Maze – This movie crossed my doorstep and, I’ve got to be honest, I’d never heard of it but immediately it piqued my interest because it is Irish and it is about a prison break and a real one at that. Coming from writer and director Stephen Burke in only his second feature film, this is the story of an infamous 1983 prison breakout of 38 IRA prisoners from HMP, also known as Her Majesty’s Prison Maze in Northern Ireland, which became the biggest prison escape in Europe since World War II. The film stars Ken Loach alumni Barry Ward who was astounding in his film Jimmy’s Hall as well as Tom Vaughan-Lawlor who was totally unrecognizable in his role as Thanos’ right hand in Infinity War and Endgame. Fans of prison break films should be all over this and if you liked Steve McQueen’s Hunger you better get on this one.
Orange Is the New Black: Season 7 (Netflix) – The final season of one of Netflix’s most popular original series is now here and I really think that we are all prepared for it to end. I really thought the show would get five seasons maximum but we return to Litchfield for Jenji Kojan to close out everything and I’m really hoping that the resolution will go better than Weeds did because to call that one rough would be an utter understatement. The show brought us new stars in the form of Taylor Schilling, Uzo Aduba and Lea DeLaria and rejuvenated the careers of Laura Prepon, Kate Mulgrew and Natasha Lyonne and of course, I’ve missed out a few people there. Not being a massive fan of this show in years, I’m more than ready for this.
The Boys: Season 1 (Amazon Prime) – My favorite comic book ever is now a television series brought to life by good Vancouver guys Seth Rogen and Evan Goldberg, the same two that brought Preacher to us coincidentally from the same author. Thanks to the sick and twisted mind of Garth Ennis we have a story that is not about the superheroes but a superpowered group put together to keep the massive egos and lust for fun in absolute check. This show is going to be over the top violence, crude, full of nudity and will probably offend more than a few people, so a lot like Preacher. I can’t wait.
Light as a Feather: Season 2 (Hulu) – You know that urban legend of a game called “light as a feather, stiff as a board”? For those uninitiated, it is a game, sometimes known as pig in a blanket, played by children at slumber parties and is basically used to freak out friends in a sort of ghostly levitation hoax. This show, coming back for a sophomore season, is about five girls dealing with the supernatural fallout from playing their own game of this and start being picked off by an evil entity intent on destroying everything in it’s path. The series features a really great cast of up and comers and is created by an unlikely horror source, R. Lee Fleming Jr., a former Friends writer.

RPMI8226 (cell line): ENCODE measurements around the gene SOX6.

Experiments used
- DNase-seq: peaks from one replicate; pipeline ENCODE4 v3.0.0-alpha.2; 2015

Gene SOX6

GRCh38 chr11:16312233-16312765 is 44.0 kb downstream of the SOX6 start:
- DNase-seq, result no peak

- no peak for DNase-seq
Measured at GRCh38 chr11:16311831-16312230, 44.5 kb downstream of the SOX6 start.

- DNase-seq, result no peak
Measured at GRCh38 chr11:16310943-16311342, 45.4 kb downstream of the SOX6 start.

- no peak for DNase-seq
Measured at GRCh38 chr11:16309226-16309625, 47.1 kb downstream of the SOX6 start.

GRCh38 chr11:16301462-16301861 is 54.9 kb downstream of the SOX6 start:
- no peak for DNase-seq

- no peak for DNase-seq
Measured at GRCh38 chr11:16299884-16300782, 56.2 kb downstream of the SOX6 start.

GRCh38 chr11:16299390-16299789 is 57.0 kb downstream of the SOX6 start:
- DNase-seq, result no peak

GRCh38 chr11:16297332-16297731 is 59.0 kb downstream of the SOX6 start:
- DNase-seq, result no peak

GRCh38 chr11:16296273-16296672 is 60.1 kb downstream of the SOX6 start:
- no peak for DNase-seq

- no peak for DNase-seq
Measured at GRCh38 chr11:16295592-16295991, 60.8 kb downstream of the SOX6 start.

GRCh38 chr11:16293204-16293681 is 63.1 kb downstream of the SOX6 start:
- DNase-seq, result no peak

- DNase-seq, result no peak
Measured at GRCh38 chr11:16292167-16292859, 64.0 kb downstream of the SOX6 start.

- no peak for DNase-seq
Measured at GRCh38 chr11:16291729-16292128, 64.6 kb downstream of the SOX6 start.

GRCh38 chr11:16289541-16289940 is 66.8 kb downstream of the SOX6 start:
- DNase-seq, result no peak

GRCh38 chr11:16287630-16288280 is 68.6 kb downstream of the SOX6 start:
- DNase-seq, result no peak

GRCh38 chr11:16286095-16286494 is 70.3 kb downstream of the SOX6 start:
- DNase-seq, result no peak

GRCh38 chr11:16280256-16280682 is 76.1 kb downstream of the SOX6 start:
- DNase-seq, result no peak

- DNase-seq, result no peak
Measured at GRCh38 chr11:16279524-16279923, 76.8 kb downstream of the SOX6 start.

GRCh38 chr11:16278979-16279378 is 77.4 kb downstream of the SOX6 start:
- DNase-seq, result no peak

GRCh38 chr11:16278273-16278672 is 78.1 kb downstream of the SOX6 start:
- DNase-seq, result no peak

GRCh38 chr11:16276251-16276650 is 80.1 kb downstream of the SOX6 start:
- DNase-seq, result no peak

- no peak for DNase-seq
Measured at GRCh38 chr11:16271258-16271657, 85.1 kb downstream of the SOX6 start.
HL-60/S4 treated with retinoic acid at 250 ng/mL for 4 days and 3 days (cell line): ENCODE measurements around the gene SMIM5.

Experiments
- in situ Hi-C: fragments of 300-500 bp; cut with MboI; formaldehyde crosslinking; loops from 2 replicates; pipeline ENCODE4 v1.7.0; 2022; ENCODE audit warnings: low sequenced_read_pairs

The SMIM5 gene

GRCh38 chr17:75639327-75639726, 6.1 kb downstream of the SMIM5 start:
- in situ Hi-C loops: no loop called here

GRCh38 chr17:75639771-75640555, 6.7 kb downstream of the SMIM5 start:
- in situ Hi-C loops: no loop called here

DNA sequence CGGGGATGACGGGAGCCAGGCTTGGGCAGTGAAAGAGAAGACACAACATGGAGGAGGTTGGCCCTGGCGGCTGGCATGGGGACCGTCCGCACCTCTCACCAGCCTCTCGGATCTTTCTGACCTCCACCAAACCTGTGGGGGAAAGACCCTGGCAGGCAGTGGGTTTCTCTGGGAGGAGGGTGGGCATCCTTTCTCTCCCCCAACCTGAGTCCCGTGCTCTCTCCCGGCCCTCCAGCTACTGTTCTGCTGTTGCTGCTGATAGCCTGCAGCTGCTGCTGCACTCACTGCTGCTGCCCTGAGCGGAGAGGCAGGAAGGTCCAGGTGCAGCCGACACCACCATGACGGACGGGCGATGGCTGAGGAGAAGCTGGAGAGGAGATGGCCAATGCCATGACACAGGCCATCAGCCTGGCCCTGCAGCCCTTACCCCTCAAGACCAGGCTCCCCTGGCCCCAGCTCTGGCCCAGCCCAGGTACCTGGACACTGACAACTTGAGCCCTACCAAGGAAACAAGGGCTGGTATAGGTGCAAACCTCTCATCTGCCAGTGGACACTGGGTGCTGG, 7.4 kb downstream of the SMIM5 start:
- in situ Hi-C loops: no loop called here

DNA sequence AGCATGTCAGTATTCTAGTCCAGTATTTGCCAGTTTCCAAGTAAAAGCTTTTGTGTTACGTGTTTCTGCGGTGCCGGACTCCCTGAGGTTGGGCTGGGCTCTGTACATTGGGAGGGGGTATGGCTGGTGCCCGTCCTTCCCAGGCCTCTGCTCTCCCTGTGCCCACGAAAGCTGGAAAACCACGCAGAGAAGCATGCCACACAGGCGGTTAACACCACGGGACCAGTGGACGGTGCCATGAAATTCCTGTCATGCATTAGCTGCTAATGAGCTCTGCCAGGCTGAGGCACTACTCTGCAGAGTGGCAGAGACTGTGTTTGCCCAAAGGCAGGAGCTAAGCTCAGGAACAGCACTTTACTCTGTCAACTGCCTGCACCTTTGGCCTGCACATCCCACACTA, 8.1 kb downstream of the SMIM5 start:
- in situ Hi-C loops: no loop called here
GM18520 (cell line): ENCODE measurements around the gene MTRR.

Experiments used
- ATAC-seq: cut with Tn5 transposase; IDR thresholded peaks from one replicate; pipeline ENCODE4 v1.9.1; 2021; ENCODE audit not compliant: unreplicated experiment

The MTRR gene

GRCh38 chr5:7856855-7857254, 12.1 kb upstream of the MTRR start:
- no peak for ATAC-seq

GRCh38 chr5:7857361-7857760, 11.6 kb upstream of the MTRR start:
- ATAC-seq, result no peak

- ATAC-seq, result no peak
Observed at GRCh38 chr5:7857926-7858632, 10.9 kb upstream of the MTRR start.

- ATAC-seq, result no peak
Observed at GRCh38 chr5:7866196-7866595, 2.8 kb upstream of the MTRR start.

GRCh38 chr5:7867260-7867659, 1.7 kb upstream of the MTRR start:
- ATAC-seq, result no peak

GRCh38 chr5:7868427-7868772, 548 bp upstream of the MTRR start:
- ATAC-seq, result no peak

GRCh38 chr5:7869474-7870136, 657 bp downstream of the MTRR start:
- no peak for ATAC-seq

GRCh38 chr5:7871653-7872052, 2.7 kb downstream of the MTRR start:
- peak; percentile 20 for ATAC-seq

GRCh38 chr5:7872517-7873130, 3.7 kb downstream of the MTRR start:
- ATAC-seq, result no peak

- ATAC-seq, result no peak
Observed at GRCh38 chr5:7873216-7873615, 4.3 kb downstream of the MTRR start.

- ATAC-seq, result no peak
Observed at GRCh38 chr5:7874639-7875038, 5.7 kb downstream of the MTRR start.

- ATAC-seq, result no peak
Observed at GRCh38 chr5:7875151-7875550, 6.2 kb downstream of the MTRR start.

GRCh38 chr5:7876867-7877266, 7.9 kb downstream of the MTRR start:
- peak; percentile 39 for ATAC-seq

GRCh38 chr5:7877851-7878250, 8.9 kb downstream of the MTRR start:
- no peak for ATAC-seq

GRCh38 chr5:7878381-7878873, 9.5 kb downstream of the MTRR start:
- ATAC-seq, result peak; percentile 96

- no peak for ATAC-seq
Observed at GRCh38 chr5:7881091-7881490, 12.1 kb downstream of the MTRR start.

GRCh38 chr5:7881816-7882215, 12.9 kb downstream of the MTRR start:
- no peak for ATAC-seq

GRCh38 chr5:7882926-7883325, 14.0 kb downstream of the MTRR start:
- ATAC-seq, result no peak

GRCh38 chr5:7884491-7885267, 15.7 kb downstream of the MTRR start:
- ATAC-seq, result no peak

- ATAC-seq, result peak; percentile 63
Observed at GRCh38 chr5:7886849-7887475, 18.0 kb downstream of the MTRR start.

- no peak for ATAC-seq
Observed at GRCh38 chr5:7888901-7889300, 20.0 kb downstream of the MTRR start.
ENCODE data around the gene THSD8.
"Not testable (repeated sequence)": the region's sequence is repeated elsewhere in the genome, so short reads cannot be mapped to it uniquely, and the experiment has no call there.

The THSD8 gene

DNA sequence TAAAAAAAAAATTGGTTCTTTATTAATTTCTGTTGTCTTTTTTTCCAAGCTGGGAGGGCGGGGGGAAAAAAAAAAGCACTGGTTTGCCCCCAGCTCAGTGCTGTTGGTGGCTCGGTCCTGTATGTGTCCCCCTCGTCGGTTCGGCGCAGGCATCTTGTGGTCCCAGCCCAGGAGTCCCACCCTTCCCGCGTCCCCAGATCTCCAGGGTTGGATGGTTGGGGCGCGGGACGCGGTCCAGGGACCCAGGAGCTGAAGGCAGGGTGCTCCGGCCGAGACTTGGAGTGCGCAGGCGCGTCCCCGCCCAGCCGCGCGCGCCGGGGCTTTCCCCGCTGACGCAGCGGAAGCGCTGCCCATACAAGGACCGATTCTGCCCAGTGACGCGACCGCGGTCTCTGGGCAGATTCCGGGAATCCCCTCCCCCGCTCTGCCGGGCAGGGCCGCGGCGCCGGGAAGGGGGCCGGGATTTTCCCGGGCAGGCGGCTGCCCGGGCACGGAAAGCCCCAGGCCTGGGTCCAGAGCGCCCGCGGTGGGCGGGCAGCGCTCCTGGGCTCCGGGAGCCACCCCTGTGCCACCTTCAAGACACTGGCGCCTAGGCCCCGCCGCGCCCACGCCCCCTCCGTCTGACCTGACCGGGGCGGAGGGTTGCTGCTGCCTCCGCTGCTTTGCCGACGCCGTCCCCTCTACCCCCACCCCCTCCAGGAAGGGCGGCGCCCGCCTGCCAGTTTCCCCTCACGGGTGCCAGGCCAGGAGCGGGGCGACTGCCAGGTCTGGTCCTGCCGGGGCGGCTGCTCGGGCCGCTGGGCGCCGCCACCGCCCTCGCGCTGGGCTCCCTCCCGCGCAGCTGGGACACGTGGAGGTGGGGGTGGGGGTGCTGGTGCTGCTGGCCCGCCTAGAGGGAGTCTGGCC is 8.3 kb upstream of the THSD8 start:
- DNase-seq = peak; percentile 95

Veronica Mars: Season 1 (Hulu) – I am a massive Veronica Mars fan and have since this show debuted on the WB or UPN or whatever it was back then and have followed it through every iteration. Hell, I even contributed to the Kickstarter for the movie so to say that I’m excited about this brand new season is totally an understatement as Kristen Bell’s sleuthing character is embedded deeply in my love for episodic television. If you are a deep V Mars geek like I am I will warn you that the final episode will drain you of all of your precious tears. You’ve been warned.
Another Life: Season 1 (Netflix) – Being a guy that has a deep love for Battlestar Galactica and actress Katee Sackhoff, I’ve been waiting patiently for her new show, especially since Longmire has now completed it’s run. Her new show is putting her back into the realm of science fiction as she plays the commander of a crew that sets out into the vastness of space to find the origins behind a newly discovered alien artifact. Co-starring Selma Blair, Shameless’s Justin Chatwin and Supergirl’s Superman himself Tyler Hoechlin, this new Netflix original was created by Aaron Martin who made another Netflix show called Slasher which is also very entertaining. I have hope for this show.